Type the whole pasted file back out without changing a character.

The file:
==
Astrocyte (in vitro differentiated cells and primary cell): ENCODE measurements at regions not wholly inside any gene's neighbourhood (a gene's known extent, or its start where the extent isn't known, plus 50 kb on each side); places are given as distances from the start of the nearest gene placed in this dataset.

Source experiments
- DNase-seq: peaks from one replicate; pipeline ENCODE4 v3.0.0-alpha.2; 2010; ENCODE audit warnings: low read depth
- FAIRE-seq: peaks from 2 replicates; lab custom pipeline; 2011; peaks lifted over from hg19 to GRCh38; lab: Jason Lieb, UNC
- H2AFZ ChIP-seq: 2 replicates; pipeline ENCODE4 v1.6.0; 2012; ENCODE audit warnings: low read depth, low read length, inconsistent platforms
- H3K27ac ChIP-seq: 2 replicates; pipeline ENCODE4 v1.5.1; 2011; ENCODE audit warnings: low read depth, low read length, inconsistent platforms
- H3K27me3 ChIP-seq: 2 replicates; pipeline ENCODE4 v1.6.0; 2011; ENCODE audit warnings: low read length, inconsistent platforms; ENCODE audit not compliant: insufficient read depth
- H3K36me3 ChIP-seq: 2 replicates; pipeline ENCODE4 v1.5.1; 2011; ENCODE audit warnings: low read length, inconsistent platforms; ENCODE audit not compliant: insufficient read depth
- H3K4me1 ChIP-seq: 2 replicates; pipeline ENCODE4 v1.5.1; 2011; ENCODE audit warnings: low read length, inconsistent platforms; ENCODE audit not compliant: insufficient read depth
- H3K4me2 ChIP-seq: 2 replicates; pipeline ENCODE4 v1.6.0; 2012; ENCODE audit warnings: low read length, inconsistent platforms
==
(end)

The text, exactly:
Astrocyte (in vitro differentiated cells and primary cell): ENCODE measurements at regions not wholly inside any gene's neighbourhood (a gene's known extent, or its start where the extent isn't known, plus 50 kb on each side); places are given as distances from the start of the nearest gene placed in this dataset.

Source experiments
- DNase-seq: peaks from one replicate; pipeline ENCODE4 v3.0.0-alpha.2; 2010; ENCODE audit warnings: low read depth
- FAIRE-seq: peaks from 2 replicates; lab custom pipeline; 2011; peaks lifted over from hg19 to GRCh38; lab: Jason Lieb, UNC
- H2AFZ ChIP-seq: 2 replicates; pipeline ENCODE4 v1.6.0; 2012; ENCODE audit warnings: low read depth, low read length, inconsistent platforms
- H3K27ac ChIP-seq: 2 replicates; pipeline ENCODE4 v1.5.1; 2011; ENCODE audit warnings: low read depth, low read length, inconsistent platforms
- H3K27me3 ChIP-seq: 2 replicates; pipeline ENCODE4 v1.6.0; 2011; ENCODE audit warnings: low read length, inconsistent platforms; ENCODE audit not compliant: insufficient read depth
- H3K36me3 ChIP-seq: 2 replicates; pipeline ENCODE4 v1.5.1; 2011; ENCODE audit warnings: low read length, inconsistent platforms; ENCODE audit not compliant: insufficient read depth
- H3K4me1 ChIP-seq: 2 replicates; pipeline ENCODE4 v1.5.1; 2011; ENCODE audit warnings: low read length, inconsistent platforms; ENCODE audit not compliant: insufficient read depth
- H3K4me2 ChIP-seq: 2 replicates; pipeline ENCODE4 v1.6.0; 2012; ENCODE audit warnings: low read length, inconsistent platforms